Home » Reviews

Horror of life in the trenches

22 April 2011 1,865 views No Comment

IN Crack Hardy, Stephen Dando-Collins uses the letters and journals of his great-uncles, the three Searle brothers, reinforced by remembrances of other family members, to construct a deeply moving account of Australian soldiers so far away from home during World War I. All the conversations and quotations in this vivid and well-researched book are taken from wartime letters and diaries, as well as newspaper and oral history accounts.

The author of the justly acclaimed Captain Bligh’s Other Mutiny and the award-winning Pasteur’s Gambit, the Tasmanian-based Dando-Collins recounts the true story of how, during what was grievously misnamed as the “Great War” of 1914-18, Viv Searle was killed at Gallipoli and his brother Ray (commonly known as “Nugget”) died on the Western Front. The youngest Searle, the larrikin Ned, who also fought with the 15th Battalion, was discharged from the AIF in February 1919 and returned as a highly decorated hero to the Tasmanian town of Westbury, where they had been raised.

Established in 1824 as a garrison town for British troops in the north of Tasmania, Westbury is 34 kilometres west of Launceston. Including Viv and Ray, 64 young men from the district never returned from the war. Until she died, Elizabeth Searle agonisingly referred to Viv and Ray as her “lost boys”, which indeed they were. Sadly, Ned had fallen out with his mother, who often complained that the “wrong brother” had returned home.

Viv’s wartime diary survived, as did his poems, at least one of which he had recited to his mates in a Gallipoli trench in 1915. Apart from being a poet, Viv was well dressed and urbane and throughout his young life never smoked or drank.

To “crack hardy” – to grin and bear it, put on a brave face – was a common saying among Australian and New Zealand soldiers who fought in one hazardous campaign after another. Dando-Collins adroitly interweaves a compelling family history with the broader canvas of the Anzacs – from the first wave of the Gallipoli landings to Lone Pine, from Ypres to Flanders, to the desperate and bloody battles on the Somme in the mud during the winter of 1916-17, and well beyond.

It was, Dando-Collins argues, the “crack hardy” spirit that came to define Australia as a nation and Australians as a people and that, he maintains, endures today. However debatable this might be, Crack Hardy is a fine and important book, affording detailed firsthand accounts of all the iconic locations of a war, fought on far-flung foreign battlefields, that cut down so many of our “boys” long before their prime.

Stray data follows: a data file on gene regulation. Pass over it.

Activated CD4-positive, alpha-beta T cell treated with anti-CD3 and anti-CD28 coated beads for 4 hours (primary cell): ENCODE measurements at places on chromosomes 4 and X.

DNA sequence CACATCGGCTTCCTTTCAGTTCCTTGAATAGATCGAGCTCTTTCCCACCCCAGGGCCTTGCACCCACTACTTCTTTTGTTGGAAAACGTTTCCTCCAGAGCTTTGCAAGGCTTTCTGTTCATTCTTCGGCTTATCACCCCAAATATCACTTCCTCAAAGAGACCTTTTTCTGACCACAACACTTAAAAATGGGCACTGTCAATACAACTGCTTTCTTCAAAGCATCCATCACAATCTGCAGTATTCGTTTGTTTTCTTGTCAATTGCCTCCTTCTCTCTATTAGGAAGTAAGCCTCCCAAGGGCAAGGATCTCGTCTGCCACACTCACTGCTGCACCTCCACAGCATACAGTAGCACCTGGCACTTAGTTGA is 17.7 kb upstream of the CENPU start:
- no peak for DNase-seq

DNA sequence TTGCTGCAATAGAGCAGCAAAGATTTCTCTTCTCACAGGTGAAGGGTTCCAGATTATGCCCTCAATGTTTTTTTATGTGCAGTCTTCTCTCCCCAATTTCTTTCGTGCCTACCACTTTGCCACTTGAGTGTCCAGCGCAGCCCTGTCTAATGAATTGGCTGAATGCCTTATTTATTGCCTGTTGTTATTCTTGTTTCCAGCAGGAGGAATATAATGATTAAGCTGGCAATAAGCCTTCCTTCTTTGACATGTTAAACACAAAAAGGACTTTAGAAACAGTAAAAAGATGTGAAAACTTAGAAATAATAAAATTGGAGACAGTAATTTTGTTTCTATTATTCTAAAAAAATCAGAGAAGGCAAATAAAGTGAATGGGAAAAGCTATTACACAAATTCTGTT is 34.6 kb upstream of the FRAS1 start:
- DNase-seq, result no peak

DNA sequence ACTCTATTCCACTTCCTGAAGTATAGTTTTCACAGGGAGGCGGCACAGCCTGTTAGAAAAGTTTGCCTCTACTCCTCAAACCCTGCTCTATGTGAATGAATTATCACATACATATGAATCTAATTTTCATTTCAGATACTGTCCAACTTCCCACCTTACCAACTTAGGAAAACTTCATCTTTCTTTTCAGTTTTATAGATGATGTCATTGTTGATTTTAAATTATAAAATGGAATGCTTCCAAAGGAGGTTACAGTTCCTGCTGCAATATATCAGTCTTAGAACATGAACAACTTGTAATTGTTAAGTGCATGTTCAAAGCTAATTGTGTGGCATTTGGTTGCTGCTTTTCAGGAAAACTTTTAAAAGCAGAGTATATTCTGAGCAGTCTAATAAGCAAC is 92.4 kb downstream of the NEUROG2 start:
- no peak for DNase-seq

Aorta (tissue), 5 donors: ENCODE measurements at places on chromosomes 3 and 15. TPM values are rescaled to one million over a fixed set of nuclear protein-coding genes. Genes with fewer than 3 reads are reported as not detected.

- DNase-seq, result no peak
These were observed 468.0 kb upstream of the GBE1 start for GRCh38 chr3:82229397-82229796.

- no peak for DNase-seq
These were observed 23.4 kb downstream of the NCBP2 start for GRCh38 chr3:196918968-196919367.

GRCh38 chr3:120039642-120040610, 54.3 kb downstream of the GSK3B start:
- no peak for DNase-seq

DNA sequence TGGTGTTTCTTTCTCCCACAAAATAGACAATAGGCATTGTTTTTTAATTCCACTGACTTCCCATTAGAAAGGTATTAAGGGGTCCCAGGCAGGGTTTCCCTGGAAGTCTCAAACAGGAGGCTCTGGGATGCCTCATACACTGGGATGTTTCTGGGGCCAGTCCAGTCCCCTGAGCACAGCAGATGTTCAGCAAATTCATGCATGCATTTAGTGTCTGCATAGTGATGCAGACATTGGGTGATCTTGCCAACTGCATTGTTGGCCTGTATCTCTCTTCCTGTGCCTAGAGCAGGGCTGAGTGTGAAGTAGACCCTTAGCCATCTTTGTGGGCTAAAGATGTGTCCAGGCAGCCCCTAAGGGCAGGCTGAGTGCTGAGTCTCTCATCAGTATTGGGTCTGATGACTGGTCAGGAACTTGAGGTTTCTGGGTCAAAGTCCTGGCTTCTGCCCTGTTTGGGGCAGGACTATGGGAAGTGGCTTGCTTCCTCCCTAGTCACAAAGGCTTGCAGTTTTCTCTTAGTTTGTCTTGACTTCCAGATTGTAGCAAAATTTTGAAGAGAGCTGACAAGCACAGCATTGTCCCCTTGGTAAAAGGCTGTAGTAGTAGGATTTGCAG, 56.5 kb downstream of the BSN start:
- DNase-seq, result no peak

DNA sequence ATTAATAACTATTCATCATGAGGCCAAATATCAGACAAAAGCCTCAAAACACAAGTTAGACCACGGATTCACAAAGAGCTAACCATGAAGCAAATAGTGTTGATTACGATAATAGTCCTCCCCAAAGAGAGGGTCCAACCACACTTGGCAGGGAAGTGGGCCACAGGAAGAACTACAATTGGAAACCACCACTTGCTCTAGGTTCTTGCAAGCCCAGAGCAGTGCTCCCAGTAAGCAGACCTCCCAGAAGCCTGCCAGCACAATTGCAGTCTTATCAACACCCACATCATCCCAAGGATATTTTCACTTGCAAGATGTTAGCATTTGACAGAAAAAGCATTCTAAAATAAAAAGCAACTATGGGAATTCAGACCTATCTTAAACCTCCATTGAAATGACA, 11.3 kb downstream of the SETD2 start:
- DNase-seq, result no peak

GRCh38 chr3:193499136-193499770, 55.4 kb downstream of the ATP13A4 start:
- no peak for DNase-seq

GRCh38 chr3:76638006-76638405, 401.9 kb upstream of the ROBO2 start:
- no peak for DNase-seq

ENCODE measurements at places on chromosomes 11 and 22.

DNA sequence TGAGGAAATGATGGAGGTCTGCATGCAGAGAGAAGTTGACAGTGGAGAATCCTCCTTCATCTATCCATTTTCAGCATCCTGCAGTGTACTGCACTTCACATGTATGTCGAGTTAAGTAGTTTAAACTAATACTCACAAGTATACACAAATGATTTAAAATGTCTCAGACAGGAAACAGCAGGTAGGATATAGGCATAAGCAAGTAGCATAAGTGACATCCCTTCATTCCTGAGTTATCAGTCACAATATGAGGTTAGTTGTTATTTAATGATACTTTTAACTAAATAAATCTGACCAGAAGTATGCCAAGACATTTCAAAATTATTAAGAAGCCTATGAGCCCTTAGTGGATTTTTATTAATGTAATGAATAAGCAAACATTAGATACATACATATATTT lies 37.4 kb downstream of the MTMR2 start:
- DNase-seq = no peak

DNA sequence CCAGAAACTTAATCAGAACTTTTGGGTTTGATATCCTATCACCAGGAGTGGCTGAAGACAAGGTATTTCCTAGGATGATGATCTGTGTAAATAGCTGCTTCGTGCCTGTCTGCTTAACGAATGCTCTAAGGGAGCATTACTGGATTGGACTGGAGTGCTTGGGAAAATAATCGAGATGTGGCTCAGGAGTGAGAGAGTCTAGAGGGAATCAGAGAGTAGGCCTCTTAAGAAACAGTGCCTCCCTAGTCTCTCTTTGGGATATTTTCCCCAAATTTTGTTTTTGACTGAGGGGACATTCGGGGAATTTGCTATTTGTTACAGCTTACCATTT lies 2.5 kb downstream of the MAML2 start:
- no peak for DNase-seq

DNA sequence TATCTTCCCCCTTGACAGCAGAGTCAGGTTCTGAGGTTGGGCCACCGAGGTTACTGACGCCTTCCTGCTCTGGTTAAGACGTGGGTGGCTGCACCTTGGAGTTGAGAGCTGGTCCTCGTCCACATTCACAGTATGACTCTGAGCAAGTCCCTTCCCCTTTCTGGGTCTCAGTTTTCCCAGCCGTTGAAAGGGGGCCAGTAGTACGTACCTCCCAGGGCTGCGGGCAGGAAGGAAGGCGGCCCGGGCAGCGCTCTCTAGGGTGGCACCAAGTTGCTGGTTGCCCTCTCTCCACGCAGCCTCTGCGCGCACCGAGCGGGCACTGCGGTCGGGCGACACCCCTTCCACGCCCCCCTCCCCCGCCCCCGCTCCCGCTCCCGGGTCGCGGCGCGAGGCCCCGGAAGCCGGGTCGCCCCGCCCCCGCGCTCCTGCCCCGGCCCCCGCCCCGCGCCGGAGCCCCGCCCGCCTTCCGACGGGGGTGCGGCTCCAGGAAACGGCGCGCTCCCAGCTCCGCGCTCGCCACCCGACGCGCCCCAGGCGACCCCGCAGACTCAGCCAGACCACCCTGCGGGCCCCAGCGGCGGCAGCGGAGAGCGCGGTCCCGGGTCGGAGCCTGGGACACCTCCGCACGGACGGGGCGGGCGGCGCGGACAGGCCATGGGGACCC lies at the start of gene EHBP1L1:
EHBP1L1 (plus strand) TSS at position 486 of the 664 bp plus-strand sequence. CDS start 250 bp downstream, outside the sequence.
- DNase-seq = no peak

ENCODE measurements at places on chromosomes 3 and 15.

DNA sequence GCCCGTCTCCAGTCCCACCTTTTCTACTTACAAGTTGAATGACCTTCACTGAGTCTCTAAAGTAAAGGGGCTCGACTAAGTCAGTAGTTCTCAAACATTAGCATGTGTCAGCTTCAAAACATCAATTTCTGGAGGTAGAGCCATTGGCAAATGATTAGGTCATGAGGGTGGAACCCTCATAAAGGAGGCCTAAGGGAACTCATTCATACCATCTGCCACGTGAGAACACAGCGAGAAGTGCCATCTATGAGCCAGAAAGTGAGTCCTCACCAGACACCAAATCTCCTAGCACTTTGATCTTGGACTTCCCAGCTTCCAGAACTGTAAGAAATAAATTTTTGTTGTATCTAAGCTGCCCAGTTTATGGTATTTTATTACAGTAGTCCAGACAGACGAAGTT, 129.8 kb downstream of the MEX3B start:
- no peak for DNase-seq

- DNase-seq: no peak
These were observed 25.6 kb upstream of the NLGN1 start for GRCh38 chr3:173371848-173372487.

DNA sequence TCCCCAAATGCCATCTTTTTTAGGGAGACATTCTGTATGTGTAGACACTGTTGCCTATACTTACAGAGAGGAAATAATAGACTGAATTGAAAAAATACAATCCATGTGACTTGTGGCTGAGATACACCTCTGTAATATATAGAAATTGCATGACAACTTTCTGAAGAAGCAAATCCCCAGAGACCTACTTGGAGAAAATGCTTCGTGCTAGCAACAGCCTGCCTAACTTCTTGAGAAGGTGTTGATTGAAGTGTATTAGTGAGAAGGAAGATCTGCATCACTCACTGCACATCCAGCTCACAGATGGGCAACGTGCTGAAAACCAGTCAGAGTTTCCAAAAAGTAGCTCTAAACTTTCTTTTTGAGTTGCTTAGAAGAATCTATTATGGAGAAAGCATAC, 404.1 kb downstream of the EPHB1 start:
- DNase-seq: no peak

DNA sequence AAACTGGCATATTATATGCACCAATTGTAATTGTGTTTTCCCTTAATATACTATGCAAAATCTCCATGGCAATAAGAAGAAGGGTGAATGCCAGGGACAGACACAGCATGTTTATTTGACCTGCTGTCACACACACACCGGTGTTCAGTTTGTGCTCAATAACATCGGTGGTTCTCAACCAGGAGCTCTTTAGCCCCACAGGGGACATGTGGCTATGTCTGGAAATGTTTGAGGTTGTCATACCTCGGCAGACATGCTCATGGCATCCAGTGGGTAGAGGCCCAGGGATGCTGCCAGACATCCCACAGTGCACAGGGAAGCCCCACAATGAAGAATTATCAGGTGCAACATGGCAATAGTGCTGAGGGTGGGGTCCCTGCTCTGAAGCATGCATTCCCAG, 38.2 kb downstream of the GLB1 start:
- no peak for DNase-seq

During World War I, letters were crucial to morale, both overseas and at home. Throughout the conflict, mail was a cause of both joy and pain. Months might elapse without any news from home. Then a torrent of mail would arrive, “often with letters that were disappointingly many months old and outdated by recent correspondence”. Intriguingly, “getting the postal system right” was to prove “one of the great ongoing battles of the First World War”. As many soldiers, including Ned and Viv, soon discovered, it was a battle often lost.

Food and water were also cruelly inadequate. New Zealand and Australian soldiers often complained that they were severely ill-fed. More than once, Viv Searle – feeling miserable in the extreme – wrote in his diary: “I am going to bed hungry.” Moreover, as he explained, the entire Anzac front suffered from a lack of drinkable water. “It is terribly hot, and I am parched with thirst, as water is very scarce,” he complained to his diary during a brief but much-needed break. Shortly after this, he wrote: “Our worst trouble now is want of a wash and a change of clothes.”

Even the imperturbable Ned, who was close by, had had enough: “Getting pretty crook tucker here; everything salt, and very little of it. We are being treated rotten. Hardly enough to live on, and cooked badly at that. If things don’t change, we will be walking corpses in a short while.” And so it went, during that most terrible of wars.

In C.J. Dennis’s book of poems, Digger Smith (published in 1918), the central character, an AIF veteran haunted by dreadful memories of war, is urged “to drive the bogey man away”. The narrator says to him: “A bloke would think, to see you stare, there’s visions on the ‘ill-tops there.”

As Dando-Collins explains, these days Digger Smith’s problems would probably be diagnosed as post-traumatic stress disorder. Yet, as his wartime experiences show, Ned Searle, who died in September 1967, aged 79, was in the main mentally tough – except perhaps when it came to young women.

Then, as now, at least some, if not many, former soldiers from the field can let their horrific experiences be a thing of the past. As Dando-Smith writes in his epilogue: “If Ned was troubled by memories of the war, he never let on.” The same, it seems, also applies to the negative opinion held about him by his desperately grieving mother.

Crack Hardy, Stephen Dando-Collins, Vintage, 363pp, $34.95
Review by Ross Fitzgerald, SPECTRUM, Sydney Morning Herald, April 22, 2011